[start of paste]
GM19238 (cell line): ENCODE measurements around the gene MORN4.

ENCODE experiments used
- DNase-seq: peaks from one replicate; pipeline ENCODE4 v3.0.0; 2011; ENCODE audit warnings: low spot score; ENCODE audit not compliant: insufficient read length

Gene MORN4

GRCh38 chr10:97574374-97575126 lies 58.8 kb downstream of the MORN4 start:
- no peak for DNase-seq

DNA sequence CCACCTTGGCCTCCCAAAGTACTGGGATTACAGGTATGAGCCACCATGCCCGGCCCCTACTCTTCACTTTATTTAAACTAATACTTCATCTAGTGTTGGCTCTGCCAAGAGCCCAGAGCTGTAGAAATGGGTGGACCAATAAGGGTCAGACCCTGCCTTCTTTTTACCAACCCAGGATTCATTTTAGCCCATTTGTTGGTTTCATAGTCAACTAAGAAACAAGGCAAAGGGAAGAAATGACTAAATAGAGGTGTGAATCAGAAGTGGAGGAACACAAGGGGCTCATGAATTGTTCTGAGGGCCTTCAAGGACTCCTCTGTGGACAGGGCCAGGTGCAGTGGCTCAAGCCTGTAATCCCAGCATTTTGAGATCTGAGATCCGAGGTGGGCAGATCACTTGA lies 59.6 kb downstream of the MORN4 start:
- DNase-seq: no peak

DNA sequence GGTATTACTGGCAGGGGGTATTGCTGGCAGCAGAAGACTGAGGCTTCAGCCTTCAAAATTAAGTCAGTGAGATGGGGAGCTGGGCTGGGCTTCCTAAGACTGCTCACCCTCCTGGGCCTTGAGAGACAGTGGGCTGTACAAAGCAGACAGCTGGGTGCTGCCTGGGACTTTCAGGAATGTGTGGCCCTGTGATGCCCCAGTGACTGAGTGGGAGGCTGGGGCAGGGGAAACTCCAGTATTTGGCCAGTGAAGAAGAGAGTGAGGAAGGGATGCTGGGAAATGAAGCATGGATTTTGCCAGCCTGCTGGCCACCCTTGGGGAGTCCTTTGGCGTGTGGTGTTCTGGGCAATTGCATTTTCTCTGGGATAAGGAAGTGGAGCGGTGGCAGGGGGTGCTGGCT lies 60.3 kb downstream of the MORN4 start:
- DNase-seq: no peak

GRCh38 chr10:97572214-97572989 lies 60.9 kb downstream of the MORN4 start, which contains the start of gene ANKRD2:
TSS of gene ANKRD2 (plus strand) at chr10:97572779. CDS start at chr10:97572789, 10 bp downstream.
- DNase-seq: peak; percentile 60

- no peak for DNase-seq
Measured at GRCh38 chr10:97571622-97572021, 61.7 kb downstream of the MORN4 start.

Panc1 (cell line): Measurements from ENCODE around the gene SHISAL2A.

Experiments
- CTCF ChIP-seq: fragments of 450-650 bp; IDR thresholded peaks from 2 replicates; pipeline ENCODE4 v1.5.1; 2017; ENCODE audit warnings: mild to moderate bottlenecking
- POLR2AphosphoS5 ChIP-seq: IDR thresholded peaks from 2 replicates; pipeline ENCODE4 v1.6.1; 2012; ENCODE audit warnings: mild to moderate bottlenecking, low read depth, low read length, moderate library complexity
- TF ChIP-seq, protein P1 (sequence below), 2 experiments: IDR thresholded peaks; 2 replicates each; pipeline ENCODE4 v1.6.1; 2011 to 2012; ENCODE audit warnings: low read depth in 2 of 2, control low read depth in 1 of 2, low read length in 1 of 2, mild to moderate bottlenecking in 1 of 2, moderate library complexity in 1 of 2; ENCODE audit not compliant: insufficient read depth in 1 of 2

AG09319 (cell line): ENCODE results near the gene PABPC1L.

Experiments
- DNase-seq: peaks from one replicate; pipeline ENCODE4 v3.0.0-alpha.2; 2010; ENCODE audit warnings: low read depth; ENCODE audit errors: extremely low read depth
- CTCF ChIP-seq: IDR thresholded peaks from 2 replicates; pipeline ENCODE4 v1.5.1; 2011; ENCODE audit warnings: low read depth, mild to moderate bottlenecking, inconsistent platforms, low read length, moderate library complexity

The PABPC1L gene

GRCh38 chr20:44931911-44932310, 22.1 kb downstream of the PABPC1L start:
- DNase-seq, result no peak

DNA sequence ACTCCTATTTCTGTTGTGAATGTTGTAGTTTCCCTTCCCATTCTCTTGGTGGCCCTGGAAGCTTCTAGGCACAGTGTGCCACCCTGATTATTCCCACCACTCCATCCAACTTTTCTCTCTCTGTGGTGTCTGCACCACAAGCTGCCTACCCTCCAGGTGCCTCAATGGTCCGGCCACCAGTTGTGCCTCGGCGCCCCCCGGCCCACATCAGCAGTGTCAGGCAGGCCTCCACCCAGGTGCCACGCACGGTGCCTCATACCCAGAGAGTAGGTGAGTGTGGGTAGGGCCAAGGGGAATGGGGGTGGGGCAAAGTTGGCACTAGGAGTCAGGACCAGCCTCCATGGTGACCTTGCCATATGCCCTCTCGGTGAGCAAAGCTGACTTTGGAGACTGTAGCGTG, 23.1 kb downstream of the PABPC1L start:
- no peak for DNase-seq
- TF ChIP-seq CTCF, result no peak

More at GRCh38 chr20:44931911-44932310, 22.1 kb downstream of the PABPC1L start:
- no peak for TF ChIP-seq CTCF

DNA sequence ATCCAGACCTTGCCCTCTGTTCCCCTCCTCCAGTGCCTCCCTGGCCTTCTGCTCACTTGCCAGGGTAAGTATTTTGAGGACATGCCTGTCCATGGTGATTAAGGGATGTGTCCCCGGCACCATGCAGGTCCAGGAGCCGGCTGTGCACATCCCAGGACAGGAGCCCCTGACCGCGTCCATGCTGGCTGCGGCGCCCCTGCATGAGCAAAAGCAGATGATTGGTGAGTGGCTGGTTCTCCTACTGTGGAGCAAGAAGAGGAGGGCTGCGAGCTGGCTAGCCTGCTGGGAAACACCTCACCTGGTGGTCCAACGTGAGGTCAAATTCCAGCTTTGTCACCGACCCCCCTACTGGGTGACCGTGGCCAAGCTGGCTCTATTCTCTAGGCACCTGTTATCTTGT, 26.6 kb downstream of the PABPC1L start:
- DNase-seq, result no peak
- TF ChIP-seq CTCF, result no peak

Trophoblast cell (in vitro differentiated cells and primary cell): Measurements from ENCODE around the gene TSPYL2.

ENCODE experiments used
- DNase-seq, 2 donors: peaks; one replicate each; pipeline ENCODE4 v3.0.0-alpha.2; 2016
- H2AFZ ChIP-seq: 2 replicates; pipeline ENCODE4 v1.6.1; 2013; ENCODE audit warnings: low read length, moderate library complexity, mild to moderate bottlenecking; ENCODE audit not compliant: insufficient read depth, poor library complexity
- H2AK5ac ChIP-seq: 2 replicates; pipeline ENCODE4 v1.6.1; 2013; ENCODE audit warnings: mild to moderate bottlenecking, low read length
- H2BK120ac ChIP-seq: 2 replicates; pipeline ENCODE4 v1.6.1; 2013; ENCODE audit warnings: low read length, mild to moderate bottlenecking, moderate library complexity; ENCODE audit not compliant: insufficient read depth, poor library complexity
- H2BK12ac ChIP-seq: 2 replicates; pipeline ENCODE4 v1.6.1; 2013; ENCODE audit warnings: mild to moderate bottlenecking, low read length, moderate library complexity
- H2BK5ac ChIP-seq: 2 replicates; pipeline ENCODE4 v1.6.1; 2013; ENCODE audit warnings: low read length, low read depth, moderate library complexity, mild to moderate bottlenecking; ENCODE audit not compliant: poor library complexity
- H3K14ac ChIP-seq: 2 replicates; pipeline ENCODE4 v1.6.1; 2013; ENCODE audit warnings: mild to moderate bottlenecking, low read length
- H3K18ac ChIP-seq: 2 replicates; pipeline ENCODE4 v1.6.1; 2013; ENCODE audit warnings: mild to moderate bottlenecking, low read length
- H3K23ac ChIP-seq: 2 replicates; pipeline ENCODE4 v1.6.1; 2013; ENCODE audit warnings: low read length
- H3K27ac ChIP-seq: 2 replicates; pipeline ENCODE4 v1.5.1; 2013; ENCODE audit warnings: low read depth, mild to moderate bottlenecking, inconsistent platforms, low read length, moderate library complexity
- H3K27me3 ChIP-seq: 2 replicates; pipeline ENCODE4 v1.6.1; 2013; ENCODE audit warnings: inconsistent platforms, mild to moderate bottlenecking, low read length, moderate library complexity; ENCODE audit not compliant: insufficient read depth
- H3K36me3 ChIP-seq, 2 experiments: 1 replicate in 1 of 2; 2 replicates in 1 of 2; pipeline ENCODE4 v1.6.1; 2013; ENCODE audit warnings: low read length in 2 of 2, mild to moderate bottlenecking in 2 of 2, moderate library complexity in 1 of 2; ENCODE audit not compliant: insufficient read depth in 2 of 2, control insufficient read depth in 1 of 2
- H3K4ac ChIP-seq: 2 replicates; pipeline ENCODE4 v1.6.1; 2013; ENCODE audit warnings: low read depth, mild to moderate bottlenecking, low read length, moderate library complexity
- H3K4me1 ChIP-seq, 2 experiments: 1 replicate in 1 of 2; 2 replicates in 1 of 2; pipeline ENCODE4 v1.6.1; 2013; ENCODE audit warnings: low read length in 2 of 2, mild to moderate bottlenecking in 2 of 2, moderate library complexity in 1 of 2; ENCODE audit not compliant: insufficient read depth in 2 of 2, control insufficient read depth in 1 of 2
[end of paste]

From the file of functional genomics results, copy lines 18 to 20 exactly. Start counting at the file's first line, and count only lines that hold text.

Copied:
- CTCF ChIP-seq: fragments of 450-650 bp; IDR thresholded peaks from 2 replicates; pipeline ENCODE4 v1.5.1; 2017; ENCODE audit warnings: mild to moderate bottlenecking
- POLR2AphosphoS5 ChIP-seq: IDR thresholded peaks from 2 replicates; pipeline ENCODE4 v1.6.1; 2012; ENCODE audit warnings: mild to moderate bottlenecking, low read depth, low read length, moderate library complexity
- TF ChIP-seq, protein P1 (sequence below), 2 experiments: IDR thresholded peaks; 2 replicates each; pipeline ENCODE4 v1.6.1; 2011 to 2012; ENCODE audit warnings: low read depth in 2 of 2, control low read depth in 1 of 2, low read length in 1 of 2, mild to moderate bottlenecking in 1 of 2, moderate library complexity in 1 of 2; ENCODE audit not compliant: insufficient read depth in 1 of 2